When I lived on the streets of Florence, Italy at the age seventeen — for a mere three weeks — I learned quickly the mental fortitude it must take to survive homelessness. I, for one, would’ve never made it. I felt the pinprick of insanity within the first week, and when I say I lived “on the streets,” I mean that I didn’t have a home. But not once did I have to sleep on an actual street when there were train stations with benches, cars to sleep in, and hotel concierges to talk into giving me a free room. Naturally, there’s an entire story to tell, but it’ll be on another day.

Back in the safety of New York City, years later living in an apartment on 113th street, I had a fleeting, cautious friendship with a happy, young bum. He had short dreadlocks, a constant smile and bright eyes. He gave me an account of the priests or caretakers of St. John’s Cathedral, which was a block away, feeding him and taking him on a tour of the secret catacombs below the massive structure. He spoke of vaults and mazes and secret tunnels, and I never knew whether to believe him. Yet I was riveted.

It’s possible that on one of our encounters, he could’ve convinced me to follow him to this nether world fit for a city ghost, but luckily or unluckily, he disappeared.

As for you and me, we’ve floated from Tehran rooftops to the streets of Florence to cathedral catacombs of Upper Manhattan. The little Iranian girl who later hugged homeless people in New York, thanks you. Some may not relate to me, but it’s not because I’m from Iran. It’s because I’m weird. Good weird, I’d like to think. And since we’ve already determined I’m a sort of cheater, let me bring you to the pictorial for which this post was originally meant.

There, my “beautiful ruins” and urban life come together as jigsaw pieces that don’t fit, except in the friendly, haunted chambers of my mind.


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18 comments

  1. Beautifully stated, however now you have to tell us how you talked your way into free rooms πŸ˜‰

    1. It wasn’t as difficult as you might imagine. I’d go to the concierge around midnight and say, “Can you let me stay in a vacant room for free since you probably don’t have too many more people showing up?”

      1. Makes sense, but I bet it had a bit to do with how beautiful and kind you are too.

  2. I love your photography, I basically stalk you on IG πŸ˜‰ You really do have an eye for it. Love your writing as well, maybe because I’m a bit weird myself, or maybe you’re just a great writer (probably both)!

    1. I adore every single thoughtful comment you’ve ever left me. At one point, I had your blog open on my browser for like a week until the browser crashed. So now, I’m reminded to go back, and I’m glad.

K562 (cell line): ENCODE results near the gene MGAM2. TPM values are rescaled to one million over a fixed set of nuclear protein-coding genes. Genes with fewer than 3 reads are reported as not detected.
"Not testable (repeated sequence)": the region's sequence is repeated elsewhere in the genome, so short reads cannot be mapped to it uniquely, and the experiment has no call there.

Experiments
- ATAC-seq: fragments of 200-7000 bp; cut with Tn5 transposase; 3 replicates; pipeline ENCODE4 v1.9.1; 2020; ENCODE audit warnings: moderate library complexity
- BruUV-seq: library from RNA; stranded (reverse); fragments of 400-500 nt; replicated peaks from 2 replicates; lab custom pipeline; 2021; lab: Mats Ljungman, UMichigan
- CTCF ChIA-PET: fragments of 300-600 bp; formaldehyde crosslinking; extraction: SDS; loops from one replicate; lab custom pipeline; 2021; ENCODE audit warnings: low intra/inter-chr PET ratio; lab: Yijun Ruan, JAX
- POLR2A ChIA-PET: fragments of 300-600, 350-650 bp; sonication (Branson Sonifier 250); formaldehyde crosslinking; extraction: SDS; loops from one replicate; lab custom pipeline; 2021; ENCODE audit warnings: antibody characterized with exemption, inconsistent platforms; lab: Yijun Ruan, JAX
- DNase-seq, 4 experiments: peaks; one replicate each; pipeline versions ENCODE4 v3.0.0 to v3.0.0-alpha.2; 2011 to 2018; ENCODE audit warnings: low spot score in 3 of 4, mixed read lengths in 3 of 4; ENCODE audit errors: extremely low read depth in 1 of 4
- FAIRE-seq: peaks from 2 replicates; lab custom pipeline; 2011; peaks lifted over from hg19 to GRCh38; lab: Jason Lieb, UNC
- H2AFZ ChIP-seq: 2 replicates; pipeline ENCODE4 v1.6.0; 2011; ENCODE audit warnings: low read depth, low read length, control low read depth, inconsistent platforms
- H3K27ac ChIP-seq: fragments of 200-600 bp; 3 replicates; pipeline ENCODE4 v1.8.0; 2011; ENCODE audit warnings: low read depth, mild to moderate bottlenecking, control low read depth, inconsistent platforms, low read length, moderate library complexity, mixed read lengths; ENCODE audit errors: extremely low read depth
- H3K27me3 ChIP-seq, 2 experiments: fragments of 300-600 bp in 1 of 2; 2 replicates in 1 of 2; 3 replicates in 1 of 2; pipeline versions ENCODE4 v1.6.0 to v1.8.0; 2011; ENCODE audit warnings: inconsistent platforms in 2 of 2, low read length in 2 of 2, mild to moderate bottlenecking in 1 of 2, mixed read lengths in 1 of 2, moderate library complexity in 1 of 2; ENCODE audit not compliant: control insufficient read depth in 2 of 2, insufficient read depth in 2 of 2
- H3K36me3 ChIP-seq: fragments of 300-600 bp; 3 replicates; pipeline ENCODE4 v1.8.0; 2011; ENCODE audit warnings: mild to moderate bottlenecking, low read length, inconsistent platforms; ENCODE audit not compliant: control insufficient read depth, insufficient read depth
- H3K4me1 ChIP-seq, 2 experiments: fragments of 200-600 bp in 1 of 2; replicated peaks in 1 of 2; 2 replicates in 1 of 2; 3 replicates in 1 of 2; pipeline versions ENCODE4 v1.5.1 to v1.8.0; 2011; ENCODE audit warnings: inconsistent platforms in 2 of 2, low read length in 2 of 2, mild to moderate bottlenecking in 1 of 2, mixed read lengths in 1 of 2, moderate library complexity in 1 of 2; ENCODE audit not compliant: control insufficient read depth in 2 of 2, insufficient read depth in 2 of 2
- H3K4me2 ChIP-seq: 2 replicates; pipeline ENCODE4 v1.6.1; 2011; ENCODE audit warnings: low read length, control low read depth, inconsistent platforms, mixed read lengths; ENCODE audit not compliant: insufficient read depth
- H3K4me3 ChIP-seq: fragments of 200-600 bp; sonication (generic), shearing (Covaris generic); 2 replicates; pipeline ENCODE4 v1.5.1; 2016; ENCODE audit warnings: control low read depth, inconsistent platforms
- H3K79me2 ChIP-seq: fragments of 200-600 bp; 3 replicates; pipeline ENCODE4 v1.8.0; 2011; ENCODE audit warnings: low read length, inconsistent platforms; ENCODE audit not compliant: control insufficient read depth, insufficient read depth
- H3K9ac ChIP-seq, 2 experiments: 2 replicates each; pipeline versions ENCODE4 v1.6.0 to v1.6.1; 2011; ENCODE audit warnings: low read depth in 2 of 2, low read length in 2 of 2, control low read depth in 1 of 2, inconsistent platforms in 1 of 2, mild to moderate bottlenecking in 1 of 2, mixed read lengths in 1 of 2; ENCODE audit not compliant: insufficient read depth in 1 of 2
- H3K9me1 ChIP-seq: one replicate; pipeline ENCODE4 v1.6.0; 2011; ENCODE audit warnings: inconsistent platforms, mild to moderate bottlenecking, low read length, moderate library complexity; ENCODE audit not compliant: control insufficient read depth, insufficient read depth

1. Wow! What a huge compliment, I’m touched πŸ™‚ xo

  3. New as I am to you blog, I am fascinated. I’ve lived in one big city, Chicago, well, two if I count acouple of college years in Washington, DC, and several smaller cities and small towns. Currently I’m in a small town and missing city life more reading you. In Chicago many years ago on a date, walking from parking to a restaurant we were approached by a panhandler. He was very large, black, and fragrant of unwashedness and cheap alcohol, but polite. I gave him some change, which upset my date who was afraid of him. On the way back, he was still there and asked again for spare change. I reminded him I had already contributed and he apologized. That was my last date with that young woman. She was just too afraid of my neighbourhood and disapproving of my giving money to that man. I’m enjoying your photography too.

  4. I want to hear the story of 17 year old GG on the streets of Florence.
    Gorgeous writing, as always. xoxo

    1. You will. One of these days. It’s not an easy one.

  5. I love everything about this. Does my comment have to be clever? I Just love to read you. I love your perspective on “bumming” and I love your photographs. πŸ™‚

    1. Your comment(s), “clever” or not, make me happy. You already know how I feel about your writing.

  6. This post gracefully crept right into my heart and took shelter there. I wrote a post once that started: Before I was in grade school, I spent most of my nights in a homeless shelter. My father ran a shelter, and I had the privilege to mingle with some of the most interesting, brightest, nicest, warmest homeless people of my home town. I know that’s not the point of this post, but we share a kindred with this often overlooked population.

    I love that you make me see your story rather than read it, and I love even more that I can hear your voice in my head as I walk through your world. You are fascinating.

    1. It’s not not the point either, you know what I mean? Yeah, you do. Just the fact that you shared that lovely tidbit about your dad running the shelter tells me so.

      1. Yes. I get it.

  7. Your pictures are beautiful – as is your story.

    1. Thanks a lot, Jana.

  8. Maitreyi Chaganti · · Reply

    I can relate to you so much. I have always been fascinated by ruins, abandoned places and gutted structures and most of them have to do with my childhood memories of exploring urban places, playing in rubble in the neighbourhood. I still love ruins, they are bittersweet for me, a ruin for me means memories, a story – who was living there, what happened and the beauty of the ruin in itself. I don’t think words can clearly express what or how I feel, but you almost came close to my own emotions πŸ™‚ Beautifully written!

    1. Oh, thank you so much! I do wonder what it is about ruins… If you have any interest, here’s a shaky video I did on my bad phone in Sri Lanka, so I could capture some of the sublime “ruins.”